Andy Turner made his stage debut in 1986 starring in “The Music Man.” He didn’t return to the stage until 1996. Since then, however, he’s been a prominent figure in community theater: He’s directed eight major musicals, two plays and acted in 15 shows. He’s heavily involved in the Oxford Hills Music and Performing Arts Association, with his most recent production being “Little Women,” a musical he directed and produced at Telstar High School in Bethel. In Turner’s opinion, everyone can benefit from community theater.
Name: Andy Turner
Why do you think it’s important for children and young adults to be involved in theater? Theater is no different for children than it is for adults when it comes to the value of their involvement. It unavoidably forces participants to sign on to a social pact. A contract among people who desire to entertain audiences. Another value is that community theater tends to blanch out all the stains that one faces in the world and allows a person — young or old — to enter a sort of “safe world.” A place to escape and be part of something enriching. Therein lies the beauty of theater for me. In terms of participation, whether as an actor or director, anyone can come to it and take part. Regardless of age, experience or talent, there is a place for you in community theater. It’s an egalitarian art form. It allows one to jump in and become fully immersed in a very receptive and enriching subculture of humanity. Together, as one. All equal. I can’t think of another profession or art form that does that. And that’s the importance of live, local theater.
When did you realize acting/directing was your calling, and how did you come to that realization? The moment I was cast in “The Rainmaker” as an adult living in Vermont. I had always wanted to try theater after my first show in high school, but never got up the nerve. At least not until I was nearly 30 and a co-worker sort of offhandedly mentioned one day that he was auditioning for a play. I asked to tag along. I thought perhaps I would help out backstage, maybe. Be a stagehand. The director forced me to audition. And I got a part. Similarly for directing. A good friend was directing the Stephen Sondheim musical “Into the Woods” and asked if I might want to co-direct. It was really assistant directing, given my complete lack of directing experience, but after that show I knew I would do it again.
What has been your favorite production so far, and why? My favorite as an actor is perhaps “Enchanted April,” which was produced by OHMPAA and directed by Linda Sturdivant, who is now the artistic director at City Theater in Biddeford. It was my first non-comedic role and a very lush one at that. It helped me break out of being typecast as a clown. Up until then I’d acted in shows as the comic relief character. My favorite as a director so far would be last year’s “The Drowsy Chaperone,” a musical I did for OHMPAA. Probably the most well-rounded cast I’ve ever directed, and a show that virtually no one knew, but everyone raved about.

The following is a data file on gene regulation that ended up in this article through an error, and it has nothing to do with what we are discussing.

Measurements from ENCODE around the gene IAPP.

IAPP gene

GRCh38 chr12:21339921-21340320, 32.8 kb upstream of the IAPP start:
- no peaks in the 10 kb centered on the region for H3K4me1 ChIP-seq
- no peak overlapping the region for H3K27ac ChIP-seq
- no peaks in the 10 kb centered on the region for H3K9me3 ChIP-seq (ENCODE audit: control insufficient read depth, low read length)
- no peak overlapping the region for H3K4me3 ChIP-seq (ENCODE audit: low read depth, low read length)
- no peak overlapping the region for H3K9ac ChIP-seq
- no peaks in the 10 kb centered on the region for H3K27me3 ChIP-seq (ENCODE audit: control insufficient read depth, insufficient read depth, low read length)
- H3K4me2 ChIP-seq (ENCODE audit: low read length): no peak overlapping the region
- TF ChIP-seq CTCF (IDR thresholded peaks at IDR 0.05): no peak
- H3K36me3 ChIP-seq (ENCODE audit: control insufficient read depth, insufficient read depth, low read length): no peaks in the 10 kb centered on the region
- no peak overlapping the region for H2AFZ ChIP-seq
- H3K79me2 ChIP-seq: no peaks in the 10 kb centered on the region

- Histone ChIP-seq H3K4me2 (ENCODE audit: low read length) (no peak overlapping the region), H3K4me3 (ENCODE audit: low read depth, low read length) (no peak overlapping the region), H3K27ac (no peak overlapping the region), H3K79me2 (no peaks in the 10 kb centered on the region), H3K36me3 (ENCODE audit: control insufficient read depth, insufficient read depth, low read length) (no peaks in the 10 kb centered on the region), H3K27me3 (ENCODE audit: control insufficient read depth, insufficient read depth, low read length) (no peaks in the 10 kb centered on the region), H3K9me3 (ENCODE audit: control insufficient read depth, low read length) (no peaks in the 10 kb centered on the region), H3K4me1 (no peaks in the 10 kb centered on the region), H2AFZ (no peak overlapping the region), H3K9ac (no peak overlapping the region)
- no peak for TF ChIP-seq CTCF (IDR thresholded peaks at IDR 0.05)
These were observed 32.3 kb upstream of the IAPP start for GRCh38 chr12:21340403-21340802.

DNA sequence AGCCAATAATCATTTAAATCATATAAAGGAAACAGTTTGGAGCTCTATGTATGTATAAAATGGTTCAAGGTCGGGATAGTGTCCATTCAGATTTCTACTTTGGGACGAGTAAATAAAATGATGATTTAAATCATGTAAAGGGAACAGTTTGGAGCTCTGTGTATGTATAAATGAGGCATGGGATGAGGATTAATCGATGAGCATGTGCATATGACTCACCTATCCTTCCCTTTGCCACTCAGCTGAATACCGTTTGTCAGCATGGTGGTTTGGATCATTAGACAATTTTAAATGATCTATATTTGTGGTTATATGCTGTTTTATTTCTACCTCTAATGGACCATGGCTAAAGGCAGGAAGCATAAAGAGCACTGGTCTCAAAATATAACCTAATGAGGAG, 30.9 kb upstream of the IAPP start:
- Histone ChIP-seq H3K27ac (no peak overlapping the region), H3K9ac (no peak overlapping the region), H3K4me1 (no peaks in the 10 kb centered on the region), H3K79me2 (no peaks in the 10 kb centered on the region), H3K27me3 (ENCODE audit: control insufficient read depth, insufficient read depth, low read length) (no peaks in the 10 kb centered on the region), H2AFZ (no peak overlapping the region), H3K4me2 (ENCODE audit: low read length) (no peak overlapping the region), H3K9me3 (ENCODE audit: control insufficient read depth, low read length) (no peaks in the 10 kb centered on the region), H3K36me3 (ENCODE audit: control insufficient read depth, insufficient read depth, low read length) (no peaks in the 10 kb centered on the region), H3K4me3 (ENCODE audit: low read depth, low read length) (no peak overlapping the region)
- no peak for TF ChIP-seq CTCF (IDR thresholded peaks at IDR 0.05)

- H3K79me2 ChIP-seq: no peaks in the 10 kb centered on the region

Your most recent production is “Little Women,” the musical, at Telstar High School in Bethel. Can you talk a little about the process of putting a show together, and the challenges/rewards of working with students? This is my first production working strictly with students. And, while every show is different from the last, and every show presents itself with different challenges, a high school production has the added problems associated with school schedules. On top of that, this production had a rehearsal schedule a month shorter than what I like to rehearse, making it a much more demanding and rigorous animal to have to tame. However, the rewards far outweigh the challenges. I have a cast and crew of 13, all of whom are under the age of 17 and range from one junior down to one sixth-grader. Only one has been in a major production, so essentially I was faced with the daunting task of creating a major musical production with all newbies. They’ve been fantastic. They’ve worked hard, applied themselves and have done everything I’ve asked of them. I couldn’t be more proud.
You’ve worked with both adults and children in producing plays. What are some differences you notice between the two age groups in terms of focus, talent, dedication, etc? There are striking similarities, and striking differences. I have found that you can’t approach directing in terms of differences in maturity by age, but rather differences in maturity by experience. What I mean is, stage craft comes from something you work hard on and develop. And then there are those who are just imbued with a natural talent for it. I’ve seen 13- year-olds audition for me who’ve never been in a show and you would never have known it. I’ve worked with middle-aged adults who have done a few shows and still struggle with the basics. I’ve had teenagers quit because they could not commit to the hard work, and I’ve had adults do the same. Conversely, I’ve had high school students with no experience engage so fully and with so much energy that I’ve had to do very little hand-holding. I’ve seen that with grown-ups as well.
Andy Turner photo